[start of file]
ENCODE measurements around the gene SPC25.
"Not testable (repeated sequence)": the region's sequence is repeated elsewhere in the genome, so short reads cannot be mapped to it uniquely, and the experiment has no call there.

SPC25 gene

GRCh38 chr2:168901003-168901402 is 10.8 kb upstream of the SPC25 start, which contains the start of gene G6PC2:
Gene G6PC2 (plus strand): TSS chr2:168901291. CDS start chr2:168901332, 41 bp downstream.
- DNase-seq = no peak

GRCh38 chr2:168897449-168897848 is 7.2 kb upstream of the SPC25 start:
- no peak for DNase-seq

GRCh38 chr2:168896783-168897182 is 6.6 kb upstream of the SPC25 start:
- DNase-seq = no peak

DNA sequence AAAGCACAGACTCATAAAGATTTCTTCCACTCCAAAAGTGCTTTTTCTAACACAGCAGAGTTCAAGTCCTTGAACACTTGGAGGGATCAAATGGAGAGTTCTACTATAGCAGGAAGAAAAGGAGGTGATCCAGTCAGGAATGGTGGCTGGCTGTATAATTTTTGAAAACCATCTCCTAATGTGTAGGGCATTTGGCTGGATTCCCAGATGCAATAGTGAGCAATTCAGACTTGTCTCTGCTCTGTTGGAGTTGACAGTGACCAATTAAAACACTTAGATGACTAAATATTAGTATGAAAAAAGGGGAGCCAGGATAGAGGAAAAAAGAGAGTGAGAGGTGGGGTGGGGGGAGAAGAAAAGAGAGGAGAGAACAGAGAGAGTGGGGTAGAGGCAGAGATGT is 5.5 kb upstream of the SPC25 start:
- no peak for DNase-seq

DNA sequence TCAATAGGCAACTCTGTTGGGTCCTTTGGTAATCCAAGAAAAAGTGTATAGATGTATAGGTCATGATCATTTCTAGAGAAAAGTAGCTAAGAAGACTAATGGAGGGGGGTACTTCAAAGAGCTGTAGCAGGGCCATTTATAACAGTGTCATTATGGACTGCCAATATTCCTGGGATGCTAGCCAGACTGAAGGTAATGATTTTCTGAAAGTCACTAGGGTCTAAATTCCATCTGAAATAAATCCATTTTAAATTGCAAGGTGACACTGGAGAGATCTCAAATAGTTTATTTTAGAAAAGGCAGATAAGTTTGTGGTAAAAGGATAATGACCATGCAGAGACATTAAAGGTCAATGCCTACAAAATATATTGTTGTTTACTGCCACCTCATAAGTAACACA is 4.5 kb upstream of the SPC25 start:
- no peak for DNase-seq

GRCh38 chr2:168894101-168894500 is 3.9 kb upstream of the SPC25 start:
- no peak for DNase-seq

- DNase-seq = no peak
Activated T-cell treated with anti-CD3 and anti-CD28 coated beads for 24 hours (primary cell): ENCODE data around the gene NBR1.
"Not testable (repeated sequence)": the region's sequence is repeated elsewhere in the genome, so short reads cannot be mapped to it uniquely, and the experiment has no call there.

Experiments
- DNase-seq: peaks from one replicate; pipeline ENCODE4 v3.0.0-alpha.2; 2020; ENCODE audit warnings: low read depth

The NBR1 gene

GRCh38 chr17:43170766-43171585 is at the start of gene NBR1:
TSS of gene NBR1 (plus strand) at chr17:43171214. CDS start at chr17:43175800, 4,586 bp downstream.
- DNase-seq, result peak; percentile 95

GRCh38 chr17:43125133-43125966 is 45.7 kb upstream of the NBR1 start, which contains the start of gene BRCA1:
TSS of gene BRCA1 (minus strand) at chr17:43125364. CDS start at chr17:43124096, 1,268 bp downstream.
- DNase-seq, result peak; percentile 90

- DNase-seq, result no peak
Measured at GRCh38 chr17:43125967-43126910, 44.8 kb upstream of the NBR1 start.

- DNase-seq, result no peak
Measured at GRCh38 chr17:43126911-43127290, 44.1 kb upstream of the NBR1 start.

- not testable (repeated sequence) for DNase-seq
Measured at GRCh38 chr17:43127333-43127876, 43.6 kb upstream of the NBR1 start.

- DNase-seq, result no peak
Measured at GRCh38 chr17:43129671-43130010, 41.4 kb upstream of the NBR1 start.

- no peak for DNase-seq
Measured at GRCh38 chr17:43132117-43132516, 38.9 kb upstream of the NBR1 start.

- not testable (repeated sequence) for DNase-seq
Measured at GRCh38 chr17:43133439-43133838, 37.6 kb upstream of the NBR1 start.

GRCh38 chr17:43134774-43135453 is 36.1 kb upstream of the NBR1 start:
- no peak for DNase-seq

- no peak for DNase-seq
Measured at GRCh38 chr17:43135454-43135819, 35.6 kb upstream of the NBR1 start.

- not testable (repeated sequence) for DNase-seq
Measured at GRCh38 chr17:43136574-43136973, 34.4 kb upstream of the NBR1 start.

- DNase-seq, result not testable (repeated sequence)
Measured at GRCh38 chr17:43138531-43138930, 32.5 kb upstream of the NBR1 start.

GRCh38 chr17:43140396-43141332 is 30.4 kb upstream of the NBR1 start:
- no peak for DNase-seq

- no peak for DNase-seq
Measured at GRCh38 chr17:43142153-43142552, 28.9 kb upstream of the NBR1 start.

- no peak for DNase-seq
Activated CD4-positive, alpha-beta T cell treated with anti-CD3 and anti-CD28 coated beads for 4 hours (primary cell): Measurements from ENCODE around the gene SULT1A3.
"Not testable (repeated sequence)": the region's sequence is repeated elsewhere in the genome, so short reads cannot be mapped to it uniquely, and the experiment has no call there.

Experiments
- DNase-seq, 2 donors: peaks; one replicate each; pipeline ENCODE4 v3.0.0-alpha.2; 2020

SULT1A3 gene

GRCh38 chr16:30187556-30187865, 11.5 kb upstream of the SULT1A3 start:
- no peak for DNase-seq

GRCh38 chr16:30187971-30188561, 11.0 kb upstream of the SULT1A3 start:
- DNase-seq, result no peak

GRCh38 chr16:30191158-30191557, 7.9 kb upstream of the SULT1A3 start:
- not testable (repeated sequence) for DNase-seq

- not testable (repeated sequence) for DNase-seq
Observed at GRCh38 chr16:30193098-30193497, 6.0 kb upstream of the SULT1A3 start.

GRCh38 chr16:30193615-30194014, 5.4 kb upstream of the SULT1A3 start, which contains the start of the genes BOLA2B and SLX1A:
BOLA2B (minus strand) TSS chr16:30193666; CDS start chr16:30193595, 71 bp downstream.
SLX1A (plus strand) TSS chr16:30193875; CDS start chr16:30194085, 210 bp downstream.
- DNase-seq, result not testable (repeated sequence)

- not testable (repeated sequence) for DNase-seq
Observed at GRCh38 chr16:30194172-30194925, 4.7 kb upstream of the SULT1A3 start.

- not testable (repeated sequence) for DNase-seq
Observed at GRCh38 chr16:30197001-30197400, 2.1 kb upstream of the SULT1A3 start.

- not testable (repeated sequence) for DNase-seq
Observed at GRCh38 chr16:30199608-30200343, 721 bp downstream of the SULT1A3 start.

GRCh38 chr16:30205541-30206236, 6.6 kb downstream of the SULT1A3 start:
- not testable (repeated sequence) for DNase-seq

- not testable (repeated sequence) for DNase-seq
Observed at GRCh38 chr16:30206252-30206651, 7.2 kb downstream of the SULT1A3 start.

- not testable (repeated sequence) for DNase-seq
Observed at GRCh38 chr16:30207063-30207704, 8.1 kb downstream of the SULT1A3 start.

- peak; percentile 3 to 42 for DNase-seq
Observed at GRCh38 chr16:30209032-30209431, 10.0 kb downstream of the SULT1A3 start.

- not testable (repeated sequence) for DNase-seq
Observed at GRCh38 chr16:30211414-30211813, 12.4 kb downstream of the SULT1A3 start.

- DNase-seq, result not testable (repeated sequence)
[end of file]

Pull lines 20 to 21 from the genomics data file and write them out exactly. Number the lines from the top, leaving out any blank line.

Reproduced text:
Experiments
- DNase-seq: peaks from one replicate; pipeline ENCODE4 v3.0.0-alpha.2; 2020; ENCODE audit warnings: low read depth